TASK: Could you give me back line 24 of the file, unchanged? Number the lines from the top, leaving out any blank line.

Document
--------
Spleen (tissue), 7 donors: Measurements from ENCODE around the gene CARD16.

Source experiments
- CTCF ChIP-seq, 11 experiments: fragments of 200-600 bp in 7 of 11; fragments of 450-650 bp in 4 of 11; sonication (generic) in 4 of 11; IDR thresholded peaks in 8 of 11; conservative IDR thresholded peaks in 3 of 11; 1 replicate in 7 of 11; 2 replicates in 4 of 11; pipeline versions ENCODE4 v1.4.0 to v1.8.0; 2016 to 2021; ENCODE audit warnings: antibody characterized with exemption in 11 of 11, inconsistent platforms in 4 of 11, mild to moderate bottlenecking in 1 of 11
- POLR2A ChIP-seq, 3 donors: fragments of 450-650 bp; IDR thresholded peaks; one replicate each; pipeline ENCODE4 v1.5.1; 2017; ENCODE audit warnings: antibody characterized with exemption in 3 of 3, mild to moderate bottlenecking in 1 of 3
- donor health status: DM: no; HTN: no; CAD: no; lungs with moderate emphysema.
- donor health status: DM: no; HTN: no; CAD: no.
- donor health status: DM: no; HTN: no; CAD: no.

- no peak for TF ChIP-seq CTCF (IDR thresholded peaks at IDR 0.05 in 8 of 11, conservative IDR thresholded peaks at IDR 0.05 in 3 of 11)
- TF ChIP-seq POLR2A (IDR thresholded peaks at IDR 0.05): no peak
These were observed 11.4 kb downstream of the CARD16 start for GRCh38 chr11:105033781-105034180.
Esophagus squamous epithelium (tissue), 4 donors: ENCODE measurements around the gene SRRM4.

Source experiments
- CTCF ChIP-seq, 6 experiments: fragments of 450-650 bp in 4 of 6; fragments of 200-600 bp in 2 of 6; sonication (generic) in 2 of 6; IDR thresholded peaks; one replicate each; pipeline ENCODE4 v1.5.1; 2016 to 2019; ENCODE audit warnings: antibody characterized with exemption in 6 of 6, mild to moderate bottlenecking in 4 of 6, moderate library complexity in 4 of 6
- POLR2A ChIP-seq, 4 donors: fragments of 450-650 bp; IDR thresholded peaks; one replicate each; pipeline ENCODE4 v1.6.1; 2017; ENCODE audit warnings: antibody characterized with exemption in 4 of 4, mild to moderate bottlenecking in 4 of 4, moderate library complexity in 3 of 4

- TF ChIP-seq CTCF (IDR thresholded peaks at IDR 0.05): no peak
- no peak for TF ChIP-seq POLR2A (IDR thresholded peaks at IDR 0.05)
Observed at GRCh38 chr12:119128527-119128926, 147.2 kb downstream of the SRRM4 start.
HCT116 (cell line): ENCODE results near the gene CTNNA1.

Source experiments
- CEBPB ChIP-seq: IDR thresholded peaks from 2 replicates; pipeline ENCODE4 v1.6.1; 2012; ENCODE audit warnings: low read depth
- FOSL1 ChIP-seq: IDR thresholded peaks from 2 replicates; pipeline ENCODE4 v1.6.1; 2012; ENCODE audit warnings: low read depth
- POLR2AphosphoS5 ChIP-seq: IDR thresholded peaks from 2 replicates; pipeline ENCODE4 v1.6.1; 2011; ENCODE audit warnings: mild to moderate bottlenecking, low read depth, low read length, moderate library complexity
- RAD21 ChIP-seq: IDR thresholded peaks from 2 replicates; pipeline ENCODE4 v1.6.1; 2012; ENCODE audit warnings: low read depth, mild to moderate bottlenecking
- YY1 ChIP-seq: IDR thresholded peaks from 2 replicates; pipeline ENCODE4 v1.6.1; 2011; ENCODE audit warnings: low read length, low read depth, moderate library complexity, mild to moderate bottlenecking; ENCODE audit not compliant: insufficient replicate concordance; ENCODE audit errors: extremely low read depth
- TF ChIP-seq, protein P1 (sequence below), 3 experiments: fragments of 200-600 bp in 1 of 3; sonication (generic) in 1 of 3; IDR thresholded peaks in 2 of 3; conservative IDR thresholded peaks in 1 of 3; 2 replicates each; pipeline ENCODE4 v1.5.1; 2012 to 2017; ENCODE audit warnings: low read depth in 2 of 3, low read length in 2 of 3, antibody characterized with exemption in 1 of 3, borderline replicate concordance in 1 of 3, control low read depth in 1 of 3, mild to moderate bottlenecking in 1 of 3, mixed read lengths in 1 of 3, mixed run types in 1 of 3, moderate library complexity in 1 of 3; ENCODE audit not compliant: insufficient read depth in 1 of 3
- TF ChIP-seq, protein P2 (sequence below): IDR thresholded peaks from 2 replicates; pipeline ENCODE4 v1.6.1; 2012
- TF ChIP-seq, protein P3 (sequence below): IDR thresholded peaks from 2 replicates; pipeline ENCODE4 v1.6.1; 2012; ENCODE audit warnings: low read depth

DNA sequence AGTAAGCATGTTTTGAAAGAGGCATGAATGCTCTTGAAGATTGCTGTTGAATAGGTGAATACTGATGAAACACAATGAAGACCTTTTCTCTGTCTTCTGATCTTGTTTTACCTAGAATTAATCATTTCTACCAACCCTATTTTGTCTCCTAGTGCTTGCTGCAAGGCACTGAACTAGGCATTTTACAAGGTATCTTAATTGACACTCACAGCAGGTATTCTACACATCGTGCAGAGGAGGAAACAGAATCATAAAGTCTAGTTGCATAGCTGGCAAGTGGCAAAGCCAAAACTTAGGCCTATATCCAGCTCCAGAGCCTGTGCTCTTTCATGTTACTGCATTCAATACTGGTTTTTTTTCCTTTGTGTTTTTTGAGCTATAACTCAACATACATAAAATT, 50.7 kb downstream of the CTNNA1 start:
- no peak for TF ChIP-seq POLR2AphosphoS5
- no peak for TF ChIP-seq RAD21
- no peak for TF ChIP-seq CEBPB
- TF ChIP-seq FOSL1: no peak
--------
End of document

- YY1 ChIP-seq: IDR thresholded peaks from 2 replicates; pipeline ENCODE4 v1.6.1; 2011; ENCODE audit warnings: low read length, low read depth, moderate library complexity, mild to moderate bottlenecking; ENCODE audit not compliant: insufficient replicate concordance; ENCODE audit errors: extremely low read depth